The theoretical modules of the course are followed by practical ones, where participants design a e prevention strategy, which includes a diagnosis, the formulation of a vision, designing a sensitization campaign, identifying and prioritizing existing problems and developing an action plan. Each participant presents his/her strategy proposal to the rest of the group, and they discuss implementation issues among them.
I have been challenged and empowered, I learned to think outside the box and most importantly, I no longer view prevention as "for others" but as my business tooJacqueline Mbogo, Crime & Criminal Justice Program, Open Society Initiative for Eastern Africa
For example, Lainie Reisman, Youth and Violence Prevention Consultant, Open Society Initiative for Eastern Africa, Nairobi, Kenya, wrote a strategy on how she would make St. Martin's Primary School a model for the broader Kibera community.
Africa’s largest slum, Kibera harbors many images of desperate poverty, appalling living conditions and sanitation, along with reported high crime rates. Lainie’s vision is that “a safe school promotes quality learning in a youth-friendly, safe, and secure environment.” Her goals include reducing corporal punishment and bullying on school premises, as well as physical violence and verbal abuse of school. To make this reality, Lainie plans to engage broader community leaders to help reduce violence against children, and put reporting mechanisms in place to deter abuse and violence in the home.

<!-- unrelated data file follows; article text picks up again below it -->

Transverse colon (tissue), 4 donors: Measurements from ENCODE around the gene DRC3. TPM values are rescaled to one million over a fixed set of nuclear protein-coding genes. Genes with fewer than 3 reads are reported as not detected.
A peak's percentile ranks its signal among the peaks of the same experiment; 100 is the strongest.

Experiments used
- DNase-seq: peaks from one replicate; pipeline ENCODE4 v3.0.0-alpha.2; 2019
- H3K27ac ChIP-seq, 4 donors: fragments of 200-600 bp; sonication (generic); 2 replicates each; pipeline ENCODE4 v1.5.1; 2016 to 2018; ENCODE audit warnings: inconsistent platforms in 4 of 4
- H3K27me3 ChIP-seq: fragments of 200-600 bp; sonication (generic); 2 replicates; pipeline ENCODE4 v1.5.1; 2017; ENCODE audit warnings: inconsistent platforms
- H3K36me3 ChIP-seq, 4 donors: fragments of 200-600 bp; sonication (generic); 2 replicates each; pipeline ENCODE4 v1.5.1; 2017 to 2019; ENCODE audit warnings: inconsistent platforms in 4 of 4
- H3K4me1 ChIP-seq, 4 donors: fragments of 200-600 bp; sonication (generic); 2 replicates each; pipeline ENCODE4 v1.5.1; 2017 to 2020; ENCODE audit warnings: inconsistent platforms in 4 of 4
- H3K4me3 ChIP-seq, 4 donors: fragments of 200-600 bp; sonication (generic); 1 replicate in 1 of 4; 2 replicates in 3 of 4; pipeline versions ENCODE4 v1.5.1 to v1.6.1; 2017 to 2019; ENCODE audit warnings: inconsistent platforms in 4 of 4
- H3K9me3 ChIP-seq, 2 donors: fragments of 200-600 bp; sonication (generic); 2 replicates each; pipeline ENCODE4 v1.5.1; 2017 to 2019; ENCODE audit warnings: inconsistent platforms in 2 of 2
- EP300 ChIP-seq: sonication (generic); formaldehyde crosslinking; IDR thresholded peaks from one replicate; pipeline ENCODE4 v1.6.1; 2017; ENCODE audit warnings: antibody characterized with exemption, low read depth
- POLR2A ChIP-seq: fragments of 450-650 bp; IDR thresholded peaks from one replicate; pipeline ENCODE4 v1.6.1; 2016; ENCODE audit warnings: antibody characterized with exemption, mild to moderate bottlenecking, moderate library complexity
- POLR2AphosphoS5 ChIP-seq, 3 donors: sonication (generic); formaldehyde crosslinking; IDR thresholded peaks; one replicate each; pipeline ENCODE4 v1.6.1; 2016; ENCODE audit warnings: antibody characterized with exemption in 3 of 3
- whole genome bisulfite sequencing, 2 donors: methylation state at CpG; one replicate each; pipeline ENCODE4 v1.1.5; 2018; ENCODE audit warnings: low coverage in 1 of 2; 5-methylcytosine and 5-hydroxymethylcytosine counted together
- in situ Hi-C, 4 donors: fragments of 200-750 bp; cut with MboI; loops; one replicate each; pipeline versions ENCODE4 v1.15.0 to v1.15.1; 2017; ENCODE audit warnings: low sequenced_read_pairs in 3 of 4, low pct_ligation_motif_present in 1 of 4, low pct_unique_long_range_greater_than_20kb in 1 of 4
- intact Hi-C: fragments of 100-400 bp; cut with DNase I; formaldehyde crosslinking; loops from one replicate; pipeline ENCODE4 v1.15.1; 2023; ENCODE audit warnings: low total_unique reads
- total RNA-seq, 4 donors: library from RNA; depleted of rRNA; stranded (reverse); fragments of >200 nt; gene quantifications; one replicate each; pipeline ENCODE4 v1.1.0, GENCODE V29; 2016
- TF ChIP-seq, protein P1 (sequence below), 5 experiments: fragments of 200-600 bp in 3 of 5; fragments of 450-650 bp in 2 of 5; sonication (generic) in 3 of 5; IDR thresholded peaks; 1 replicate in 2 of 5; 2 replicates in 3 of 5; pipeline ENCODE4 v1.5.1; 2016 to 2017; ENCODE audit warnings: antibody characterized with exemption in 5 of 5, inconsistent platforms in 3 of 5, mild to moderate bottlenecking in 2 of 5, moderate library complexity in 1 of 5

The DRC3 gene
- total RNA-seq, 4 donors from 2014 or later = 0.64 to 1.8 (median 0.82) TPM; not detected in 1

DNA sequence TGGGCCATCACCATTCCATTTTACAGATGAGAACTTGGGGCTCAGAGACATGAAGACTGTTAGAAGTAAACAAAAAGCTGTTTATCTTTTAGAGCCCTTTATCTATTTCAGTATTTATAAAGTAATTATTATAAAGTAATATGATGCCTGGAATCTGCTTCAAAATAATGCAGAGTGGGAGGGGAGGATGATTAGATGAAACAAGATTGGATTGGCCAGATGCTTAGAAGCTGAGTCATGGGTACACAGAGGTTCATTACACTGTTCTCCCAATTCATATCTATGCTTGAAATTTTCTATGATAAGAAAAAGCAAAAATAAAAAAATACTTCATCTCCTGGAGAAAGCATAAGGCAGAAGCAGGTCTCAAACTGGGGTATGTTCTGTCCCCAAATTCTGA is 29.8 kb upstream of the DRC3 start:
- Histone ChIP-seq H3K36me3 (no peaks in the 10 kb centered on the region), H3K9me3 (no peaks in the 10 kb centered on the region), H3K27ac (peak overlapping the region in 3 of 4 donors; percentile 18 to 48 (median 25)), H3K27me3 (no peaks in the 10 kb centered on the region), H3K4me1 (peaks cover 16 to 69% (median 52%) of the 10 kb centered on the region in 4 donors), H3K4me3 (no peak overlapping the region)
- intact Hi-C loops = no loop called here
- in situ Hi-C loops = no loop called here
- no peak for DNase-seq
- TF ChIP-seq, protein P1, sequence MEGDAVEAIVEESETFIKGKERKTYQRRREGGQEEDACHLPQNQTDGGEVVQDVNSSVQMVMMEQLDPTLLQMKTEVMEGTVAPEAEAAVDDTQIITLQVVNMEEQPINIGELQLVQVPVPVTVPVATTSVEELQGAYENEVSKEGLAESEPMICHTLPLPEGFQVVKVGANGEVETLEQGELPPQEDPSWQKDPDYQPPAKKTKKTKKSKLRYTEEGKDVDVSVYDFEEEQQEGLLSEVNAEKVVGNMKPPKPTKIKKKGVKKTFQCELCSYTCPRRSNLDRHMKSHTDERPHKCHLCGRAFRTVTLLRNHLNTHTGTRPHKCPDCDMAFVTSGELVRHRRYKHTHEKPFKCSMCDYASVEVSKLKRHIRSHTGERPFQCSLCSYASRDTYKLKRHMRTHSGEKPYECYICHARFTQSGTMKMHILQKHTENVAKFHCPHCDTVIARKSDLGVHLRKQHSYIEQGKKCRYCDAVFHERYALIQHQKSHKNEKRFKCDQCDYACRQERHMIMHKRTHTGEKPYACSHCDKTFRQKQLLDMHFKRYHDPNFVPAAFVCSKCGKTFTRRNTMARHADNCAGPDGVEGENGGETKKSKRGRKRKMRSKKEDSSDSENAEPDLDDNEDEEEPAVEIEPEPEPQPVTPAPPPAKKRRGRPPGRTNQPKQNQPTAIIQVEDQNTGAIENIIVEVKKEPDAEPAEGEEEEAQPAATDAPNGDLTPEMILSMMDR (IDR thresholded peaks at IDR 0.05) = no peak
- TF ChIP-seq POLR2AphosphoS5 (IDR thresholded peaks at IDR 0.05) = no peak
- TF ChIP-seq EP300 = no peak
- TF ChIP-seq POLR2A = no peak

Tanisha Cunningham, Project Associate, Office of the Prime Minister, Ministry of Local Government and Community Development, Kingston, Jamaica wrote about Slipe Road and surrounding communities in Kingston, Jamaica. One of Tanisha’s key goals is to “support and promote the social integration of unattached youth through cultural, educational, social, recreational programs, apprenticeship and job placement to engage and generate revenues for youth.” Concrete strategies she and her team wants to embark on include designing informational leaflets for residents and local businesses in the community with a list of all the support organizations and their services available to victims of domestic violence, hosting sports activities and cultural programs, and offering life skills seminars and training sessions for youth with an emphasis on values and attitude.
The new offering of the Urban Crime and Violence Prevention, the second under the E-Institute, course started on March 20, 2012. The demand for it has been exceptionally high.
“Based on participants’ feedback after the pilot course, we have expanded the practical modules to allow for more in-depth study of the methodological stages of design, implementation, monitoring, and evaluation of a crime and violence prevention strategy,” explained Sabine Palmreuther.
“I am already looking at an orientation to roll out the school based violence prevention project I developed during the course and will be facilitating some workshops to pass on some of the information gained from the course,” said Gregory Sloane-Seale, Programme Coordinator, Citizen Security Programme, Ministry of National Security, Trinidad & Tobago.